Leadership lies at the heart of enabling and delivering sustainable urban competitiveness. It is also critical to place-based strategy development and implementation.
But while we often recognise good urban leadership when we see it, what is actually involved? How do good urban leaders act? And how are different types of leaders impacting on the future of cities?
These issues are explored in a new report produced by the European Institute for Comparative Urban Research (Euricur) and PwC entitled ‘Enabling sustainable city competitiveness through distributed urban leadership.’
Cities do not have CEOs in the same way that companies do. The urban context is often much more complex. It depends on intertwined relationships among a myriad of stakeholders who co-construct urban development but often lack clear mandates to do so.
Indeed, as the challenges facing cities in the 21st century magnify, new types of urban leaders are needed who feel comfortable connecting to other stakeholders. For example, in order to deal with new urban agendas such as digitalisation, climate change, migrations, social inclusion and economic renewal, there is a need for a more inclusive approach to those who can help make change happen – such as the private sector, universities and civic movements.
But distributed leadership doesn’t mean individual urban leaders have become less powerful or important. On the contrary, the range of stakeholders co-creating and leading urban development actually requires more skills from urban leaders, with social skills of equal importance alongside technical knowledge and organisational position.
The distribution of urban leadership also needs to be done in the context of the city’s DNA – what works in Amsterdam or London may not be as successful in Dubai or Singapore. This means urban leaders also need to be situationally aware and able to adapt to different cultures and changing circumstances.
In many places around the world, responsibilities for public services and economic development are being devolved from the national to the regional and local levels. This is adding to the pressure to achieve results, negotiate public-private sector deals, and find new ways of solving problems locally.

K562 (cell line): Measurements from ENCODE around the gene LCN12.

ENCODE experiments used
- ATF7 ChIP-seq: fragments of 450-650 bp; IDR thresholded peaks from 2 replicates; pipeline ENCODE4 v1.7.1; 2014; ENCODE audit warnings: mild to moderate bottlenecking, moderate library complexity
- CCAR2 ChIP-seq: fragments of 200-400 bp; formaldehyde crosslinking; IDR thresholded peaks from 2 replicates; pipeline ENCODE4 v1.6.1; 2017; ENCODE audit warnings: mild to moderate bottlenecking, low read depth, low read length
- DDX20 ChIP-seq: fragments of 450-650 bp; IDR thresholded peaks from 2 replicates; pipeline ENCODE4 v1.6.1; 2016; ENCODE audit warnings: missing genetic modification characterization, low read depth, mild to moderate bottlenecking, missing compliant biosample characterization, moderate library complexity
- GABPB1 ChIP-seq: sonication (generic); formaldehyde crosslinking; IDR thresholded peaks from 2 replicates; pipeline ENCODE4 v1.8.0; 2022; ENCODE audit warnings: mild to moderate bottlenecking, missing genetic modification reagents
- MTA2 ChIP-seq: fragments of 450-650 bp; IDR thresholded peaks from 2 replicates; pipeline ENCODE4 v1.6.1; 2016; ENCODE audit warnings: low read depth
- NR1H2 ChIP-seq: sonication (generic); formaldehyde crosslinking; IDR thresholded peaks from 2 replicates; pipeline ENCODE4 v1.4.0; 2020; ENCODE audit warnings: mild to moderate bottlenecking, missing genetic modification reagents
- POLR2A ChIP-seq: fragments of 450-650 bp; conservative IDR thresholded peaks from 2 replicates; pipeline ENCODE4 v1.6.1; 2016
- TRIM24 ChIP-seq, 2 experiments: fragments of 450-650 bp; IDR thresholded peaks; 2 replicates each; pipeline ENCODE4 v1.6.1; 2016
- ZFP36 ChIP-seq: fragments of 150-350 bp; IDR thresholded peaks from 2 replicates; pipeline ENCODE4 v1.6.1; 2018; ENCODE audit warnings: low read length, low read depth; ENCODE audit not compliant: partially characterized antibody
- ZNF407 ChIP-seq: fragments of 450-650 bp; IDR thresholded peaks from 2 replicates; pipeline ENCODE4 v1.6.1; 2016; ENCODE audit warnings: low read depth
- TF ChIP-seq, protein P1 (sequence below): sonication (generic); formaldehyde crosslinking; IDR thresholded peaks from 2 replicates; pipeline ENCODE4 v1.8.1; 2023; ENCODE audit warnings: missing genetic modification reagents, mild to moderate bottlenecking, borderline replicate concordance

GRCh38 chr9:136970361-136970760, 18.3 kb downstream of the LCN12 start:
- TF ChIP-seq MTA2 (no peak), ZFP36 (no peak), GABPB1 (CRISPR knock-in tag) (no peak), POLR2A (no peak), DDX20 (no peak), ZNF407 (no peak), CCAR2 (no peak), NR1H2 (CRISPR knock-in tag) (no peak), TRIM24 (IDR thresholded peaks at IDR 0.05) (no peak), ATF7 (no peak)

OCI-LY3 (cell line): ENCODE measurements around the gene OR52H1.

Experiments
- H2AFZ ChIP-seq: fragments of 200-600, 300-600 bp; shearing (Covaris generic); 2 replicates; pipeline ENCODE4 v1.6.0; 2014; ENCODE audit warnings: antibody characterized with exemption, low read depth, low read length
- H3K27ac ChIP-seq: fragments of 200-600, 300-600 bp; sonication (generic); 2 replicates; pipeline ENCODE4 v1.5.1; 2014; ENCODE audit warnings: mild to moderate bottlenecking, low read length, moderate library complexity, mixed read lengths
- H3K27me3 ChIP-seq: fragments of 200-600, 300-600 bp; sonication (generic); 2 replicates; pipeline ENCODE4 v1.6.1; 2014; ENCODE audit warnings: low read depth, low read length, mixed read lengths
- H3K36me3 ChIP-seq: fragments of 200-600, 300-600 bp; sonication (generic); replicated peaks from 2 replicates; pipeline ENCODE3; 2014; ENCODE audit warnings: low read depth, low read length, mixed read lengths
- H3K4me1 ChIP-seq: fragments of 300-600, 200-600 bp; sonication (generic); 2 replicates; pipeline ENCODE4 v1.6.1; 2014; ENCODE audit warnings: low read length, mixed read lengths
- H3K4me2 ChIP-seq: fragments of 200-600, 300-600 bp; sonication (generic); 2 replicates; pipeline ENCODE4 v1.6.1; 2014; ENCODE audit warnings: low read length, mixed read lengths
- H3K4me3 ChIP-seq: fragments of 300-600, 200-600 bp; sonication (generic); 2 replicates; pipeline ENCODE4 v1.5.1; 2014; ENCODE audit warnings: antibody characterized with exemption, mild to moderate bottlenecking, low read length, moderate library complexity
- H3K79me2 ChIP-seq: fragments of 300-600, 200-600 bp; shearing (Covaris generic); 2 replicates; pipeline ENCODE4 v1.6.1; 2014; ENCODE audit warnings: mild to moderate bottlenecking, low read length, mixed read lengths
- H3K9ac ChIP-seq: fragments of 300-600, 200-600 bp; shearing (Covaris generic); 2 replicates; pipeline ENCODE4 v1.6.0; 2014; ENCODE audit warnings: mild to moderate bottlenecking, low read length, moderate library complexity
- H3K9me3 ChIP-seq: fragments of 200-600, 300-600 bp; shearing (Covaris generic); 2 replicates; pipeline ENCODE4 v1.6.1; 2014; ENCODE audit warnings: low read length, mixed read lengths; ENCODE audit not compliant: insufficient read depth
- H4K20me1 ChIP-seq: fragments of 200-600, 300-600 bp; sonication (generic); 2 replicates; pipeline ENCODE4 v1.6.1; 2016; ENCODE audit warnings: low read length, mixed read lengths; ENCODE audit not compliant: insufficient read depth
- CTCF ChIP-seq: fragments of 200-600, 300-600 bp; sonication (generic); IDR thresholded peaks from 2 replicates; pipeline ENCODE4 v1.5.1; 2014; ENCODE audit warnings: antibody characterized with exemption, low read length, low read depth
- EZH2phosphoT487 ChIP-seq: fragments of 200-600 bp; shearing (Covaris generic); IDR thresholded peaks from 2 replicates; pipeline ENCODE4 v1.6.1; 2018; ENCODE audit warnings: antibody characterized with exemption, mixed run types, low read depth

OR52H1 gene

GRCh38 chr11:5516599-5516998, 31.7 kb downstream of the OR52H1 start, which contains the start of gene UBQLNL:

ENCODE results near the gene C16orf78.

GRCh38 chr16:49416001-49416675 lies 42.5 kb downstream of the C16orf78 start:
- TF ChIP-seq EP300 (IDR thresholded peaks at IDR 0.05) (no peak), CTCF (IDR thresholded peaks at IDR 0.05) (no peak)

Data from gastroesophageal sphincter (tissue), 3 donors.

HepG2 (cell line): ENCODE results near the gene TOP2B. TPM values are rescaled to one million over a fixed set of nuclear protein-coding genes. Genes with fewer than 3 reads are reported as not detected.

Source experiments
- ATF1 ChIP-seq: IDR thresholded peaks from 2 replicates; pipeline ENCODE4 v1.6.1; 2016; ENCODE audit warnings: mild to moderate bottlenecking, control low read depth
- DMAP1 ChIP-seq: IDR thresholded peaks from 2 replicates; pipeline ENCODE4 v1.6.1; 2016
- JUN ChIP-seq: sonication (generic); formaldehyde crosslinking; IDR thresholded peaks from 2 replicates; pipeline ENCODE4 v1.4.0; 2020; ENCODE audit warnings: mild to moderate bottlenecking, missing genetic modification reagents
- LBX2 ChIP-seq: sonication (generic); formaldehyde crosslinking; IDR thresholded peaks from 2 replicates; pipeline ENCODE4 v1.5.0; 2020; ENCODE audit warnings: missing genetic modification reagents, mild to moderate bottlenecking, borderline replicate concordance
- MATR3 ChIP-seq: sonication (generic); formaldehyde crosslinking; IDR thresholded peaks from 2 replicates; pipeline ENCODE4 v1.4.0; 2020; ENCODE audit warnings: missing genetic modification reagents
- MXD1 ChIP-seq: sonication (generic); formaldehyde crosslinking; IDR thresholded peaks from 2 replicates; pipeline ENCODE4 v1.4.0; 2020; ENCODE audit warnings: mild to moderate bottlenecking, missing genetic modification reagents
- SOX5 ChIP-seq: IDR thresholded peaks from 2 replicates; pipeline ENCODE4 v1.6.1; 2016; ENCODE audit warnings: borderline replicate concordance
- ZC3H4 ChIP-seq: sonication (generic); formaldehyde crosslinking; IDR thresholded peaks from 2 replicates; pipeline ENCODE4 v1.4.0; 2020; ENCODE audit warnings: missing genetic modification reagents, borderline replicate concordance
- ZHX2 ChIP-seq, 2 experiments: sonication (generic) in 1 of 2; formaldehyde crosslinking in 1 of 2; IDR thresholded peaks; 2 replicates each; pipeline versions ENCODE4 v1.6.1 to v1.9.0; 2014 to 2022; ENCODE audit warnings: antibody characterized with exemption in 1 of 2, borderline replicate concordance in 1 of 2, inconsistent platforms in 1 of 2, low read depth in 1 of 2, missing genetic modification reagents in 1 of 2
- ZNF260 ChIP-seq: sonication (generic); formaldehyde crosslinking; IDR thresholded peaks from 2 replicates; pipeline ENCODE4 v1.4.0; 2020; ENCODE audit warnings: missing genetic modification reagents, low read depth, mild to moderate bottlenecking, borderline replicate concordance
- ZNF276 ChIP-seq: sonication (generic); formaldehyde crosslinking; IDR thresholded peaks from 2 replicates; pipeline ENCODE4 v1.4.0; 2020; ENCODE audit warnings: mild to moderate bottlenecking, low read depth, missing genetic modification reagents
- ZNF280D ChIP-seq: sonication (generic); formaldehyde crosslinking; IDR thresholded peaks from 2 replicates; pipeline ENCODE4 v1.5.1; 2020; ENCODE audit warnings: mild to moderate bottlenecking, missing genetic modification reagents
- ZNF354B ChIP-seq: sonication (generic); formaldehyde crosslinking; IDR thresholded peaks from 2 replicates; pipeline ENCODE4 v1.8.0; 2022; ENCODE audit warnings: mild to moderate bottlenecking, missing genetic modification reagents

To rise to the challenge urban leaders need to clearly define a sustainable competitiveness framework in the context of their city’s DNA which inspires stakeholders and connects different organisational visions and cultures. This starts by seeing the bigger picture beyond the boundaries of the local public administration, and by ensuring that the vision for a place is owned by all stakeholders – politicians, officials, businesses and residents.
City leaders therefore should act as institutional entrepreneurs who empower different types of leaders within and outside the local public administration, valuing their different roles and abilities to exert collective urban leadership. This in turn will provide confidence to investors that the emerging challenges in a place are understood and will be managed.
In a globally connected marketplace, where cities compete with each other for scarce investment funds, successful urban leadership will ultimately be reflected in the ability to attract internationally mobile capital – as well as talent. And cities which embrace a more distributed leadership approach are most likely to be the ones to succeed in future.
Leadership lies at the heart of enabling and delivering sustainable urban competitiveness. It is also critical to place-based strategy development and implementation. As the challenges facing cities in the 21st century magnify, the role and importance of urban leaders can hardly be underestimated nor can the need for a more inclusive approach to those who can help make change happen in a place – lead firms, knowledge institutes and engaged citizens.
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